Following the collapse of Fannie Mae (FNM) and Freddie Mac (FRE), Ben Bernanke's Congressional testimony last week had Fed watchers predicting interest rates would remain flat, or possibly fall, by the end of the year.
But surging share prices last week and tough talk from two FOMC board members has delivered an expectations U-turn.
According to interest rate futures, investors had priced in a 42 percent chance of a 2008 rate hike following Bernanke's testimony. But after falling oil prices and not-as-horrible-as-expected earnings from banks drove stocks higher through Thursday, a hike by year-end had been fully priced in by finicky investors.
Then on Friday, Minneapolis Fed President Gary Stern said that the Fed couldn't wait for the double-threat posed by jittery housing and financial markets to subside in order to fight higher inflation. In similar remarks, the Philadelphia Fed's Richard Plosser said this morning that rate hikes should be expected "sooner rather than later."
Adding to the mix, the Financial Times fronted a story with the headline "Fed appears to focus on inflation ahead of growth":
In effect the Fed has moved from doing whatever it can to support growth, subject to an inflation constraint, to seeking to start raising rates as soon as it can, subject to a growth constraint.
All of this has helped pushed up the expectations of higher rates even further with a hike by October almost fully priced in at 90 percent.
Still, it's important to note that Plosser and Stern are tried-and-true inflation hawks as well being regional bank presidents. The reason the latter distinction is important is that there appears to be a growing argument over price pressures within the Fed between those in D.C. and those at the regionals. Today's Beige Book release will likely tell us how bad the inflation picture is in different parts of the country.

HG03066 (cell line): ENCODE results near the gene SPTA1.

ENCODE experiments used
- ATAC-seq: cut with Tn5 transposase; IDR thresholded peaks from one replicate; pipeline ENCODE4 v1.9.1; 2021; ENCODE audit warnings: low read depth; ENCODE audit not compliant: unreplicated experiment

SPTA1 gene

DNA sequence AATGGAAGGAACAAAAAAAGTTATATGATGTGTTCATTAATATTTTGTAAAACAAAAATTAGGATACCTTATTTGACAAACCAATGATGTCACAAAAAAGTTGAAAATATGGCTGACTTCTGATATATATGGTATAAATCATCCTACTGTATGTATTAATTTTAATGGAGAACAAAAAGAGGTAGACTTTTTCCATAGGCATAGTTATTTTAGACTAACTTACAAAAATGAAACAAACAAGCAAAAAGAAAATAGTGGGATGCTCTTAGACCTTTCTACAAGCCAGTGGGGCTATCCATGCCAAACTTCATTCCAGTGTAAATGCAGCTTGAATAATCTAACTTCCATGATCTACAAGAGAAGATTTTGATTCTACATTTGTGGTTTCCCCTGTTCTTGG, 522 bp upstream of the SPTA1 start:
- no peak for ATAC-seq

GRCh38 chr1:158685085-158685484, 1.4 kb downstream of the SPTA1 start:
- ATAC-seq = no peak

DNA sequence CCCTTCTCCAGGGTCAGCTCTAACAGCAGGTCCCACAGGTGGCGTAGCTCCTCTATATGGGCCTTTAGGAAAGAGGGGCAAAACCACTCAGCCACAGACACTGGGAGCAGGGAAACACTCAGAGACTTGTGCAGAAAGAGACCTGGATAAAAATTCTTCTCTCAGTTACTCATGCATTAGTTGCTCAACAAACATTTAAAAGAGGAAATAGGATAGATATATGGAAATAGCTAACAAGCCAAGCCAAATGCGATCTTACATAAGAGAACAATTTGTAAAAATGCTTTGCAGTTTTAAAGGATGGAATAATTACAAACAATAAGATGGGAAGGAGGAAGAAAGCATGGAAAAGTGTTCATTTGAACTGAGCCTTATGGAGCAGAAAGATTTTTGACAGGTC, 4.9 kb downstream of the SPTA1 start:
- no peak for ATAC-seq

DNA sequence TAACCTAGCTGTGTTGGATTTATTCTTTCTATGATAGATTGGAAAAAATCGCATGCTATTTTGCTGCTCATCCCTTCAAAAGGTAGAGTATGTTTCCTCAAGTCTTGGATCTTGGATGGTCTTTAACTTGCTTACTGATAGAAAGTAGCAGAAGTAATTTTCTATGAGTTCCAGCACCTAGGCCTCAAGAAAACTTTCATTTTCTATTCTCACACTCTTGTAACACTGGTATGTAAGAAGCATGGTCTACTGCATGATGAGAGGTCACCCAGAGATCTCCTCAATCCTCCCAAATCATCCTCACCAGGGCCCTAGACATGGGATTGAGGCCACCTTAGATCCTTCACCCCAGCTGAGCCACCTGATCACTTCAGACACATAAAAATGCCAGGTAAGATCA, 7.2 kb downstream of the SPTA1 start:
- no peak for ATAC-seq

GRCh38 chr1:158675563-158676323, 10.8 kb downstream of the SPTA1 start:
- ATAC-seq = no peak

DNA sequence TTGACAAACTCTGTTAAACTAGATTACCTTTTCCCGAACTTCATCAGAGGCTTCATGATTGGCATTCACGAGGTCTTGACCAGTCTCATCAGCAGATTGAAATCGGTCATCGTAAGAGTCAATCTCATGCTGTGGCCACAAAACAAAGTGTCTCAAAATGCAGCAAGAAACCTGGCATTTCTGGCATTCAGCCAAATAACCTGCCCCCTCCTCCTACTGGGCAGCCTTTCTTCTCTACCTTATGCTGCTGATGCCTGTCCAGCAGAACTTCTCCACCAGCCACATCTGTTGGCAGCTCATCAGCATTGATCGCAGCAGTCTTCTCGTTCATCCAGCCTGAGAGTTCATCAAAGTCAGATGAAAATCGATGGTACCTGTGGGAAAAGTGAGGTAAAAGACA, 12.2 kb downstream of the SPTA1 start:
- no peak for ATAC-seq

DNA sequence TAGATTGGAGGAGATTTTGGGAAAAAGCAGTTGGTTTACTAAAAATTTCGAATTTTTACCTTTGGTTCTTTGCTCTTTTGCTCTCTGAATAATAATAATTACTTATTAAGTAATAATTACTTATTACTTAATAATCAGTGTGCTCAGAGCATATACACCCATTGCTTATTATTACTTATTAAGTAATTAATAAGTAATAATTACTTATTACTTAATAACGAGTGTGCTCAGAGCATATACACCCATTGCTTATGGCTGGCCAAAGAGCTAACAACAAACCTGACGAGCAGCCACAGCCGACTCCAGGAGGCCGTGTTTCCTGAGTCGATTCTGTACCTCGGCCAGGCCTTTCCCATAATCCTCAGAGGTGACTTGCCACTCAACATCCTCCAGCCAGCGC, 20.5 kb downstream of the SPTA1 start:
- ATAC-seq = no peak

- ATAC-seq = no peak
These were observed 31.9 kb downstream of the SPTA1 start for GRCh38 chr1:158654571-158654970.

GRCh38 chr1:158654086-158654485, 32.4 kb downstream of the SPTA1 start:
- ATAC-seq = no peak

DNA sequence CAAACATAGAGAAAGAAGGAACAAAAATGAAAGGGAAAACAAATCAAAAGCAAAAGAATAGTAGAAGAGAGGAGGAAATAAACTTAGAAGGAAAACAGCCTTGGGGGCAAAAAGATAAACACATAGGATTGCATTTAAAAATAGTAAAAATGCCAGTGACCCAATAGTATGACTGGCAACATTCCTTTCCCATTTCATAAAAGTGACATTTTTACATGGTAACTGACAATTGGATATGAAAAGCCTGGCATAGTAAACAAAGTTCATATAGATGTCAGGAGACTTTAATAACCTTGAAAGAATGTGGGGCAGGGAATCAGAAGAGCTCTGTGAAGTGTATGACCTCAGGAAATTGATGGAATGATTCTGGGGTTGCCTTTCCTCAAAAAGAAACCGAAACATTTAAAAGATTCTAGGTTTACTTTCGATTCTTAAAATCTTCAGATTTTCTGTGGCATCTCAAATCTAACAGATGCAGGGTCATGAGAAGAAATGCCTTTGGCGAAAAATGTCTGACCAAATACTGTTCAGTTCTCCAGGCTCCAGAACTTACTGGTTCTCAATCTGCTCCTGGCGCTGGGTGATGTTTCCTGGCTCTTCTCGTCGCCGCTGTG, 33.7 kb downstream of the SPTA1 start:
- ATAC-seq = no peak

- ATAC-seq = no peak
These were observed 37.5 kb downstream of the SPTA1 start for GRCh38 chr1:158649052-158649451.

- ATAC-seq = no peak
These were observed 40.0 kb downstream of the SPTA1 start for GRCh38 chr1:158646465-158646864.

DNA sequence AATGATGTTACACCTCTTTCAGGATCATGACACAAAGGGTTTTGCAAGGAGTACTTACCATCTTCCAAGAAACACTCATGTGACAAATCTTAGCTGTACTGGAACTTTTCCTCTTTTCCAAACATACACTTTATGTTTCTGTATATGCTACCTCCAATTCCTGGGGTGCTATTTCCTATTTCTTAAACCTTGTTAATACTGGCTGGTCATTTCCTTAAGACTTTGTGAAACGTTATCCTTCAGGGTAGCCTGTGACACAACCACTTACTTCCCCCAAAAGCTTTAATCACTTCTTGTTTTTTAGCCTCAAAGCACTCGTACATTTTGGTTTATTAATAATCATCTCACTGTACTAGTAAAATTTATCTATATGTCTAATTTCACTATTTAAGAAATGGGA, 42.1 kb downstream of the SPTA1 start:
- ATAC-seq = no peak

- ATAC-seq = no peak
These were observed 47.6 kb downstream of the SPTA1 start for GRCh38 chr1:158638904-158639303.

A regional-D.C. divide likely means that there will be three dissenting votes at August's FOMC meeting with Plosser and Stern joining the Dallas Fed's Richard Fisher in calling for a rate hike, say Lehman Brothers economists. Fisher has already dissented four times this year and it would be the first time since 1992 that three FOMC members have voted against the majority.
And not everyone is on board with a 2008 fed funds rate increase. Looking back at the last two fed cycles, economists at Wrightson ICAP write in a note that it's too early to think about a possible hike:
At this point in the 2001-03 easing, we were still a year and a half and 100 basis points away from the final rate cut. In the 1990-92 easing, we were 16 months and 275 basis points ahead of the bottom in the policy cycle. If judged solely on the basis of historical patterns, the funds target would seem more likely to reach 1% by next summer than 3%.
But if you believe that inflation around the world is going to get worse, a hawkish Fed would be most welcome. A recent paper by Matteo Ciccarelli of the European Central Bank and Benoît Mojon of the Chicago Federal Reserve finds that since 1960, inflation has been largely a global phenomenon among developed countries, accounting for about 70 percent of the variation in each country's price measures. Ciccarelli and Mojon write:
Countries that have experienced stronger commitment to price stability are less affected than those with weaker inflation discipline.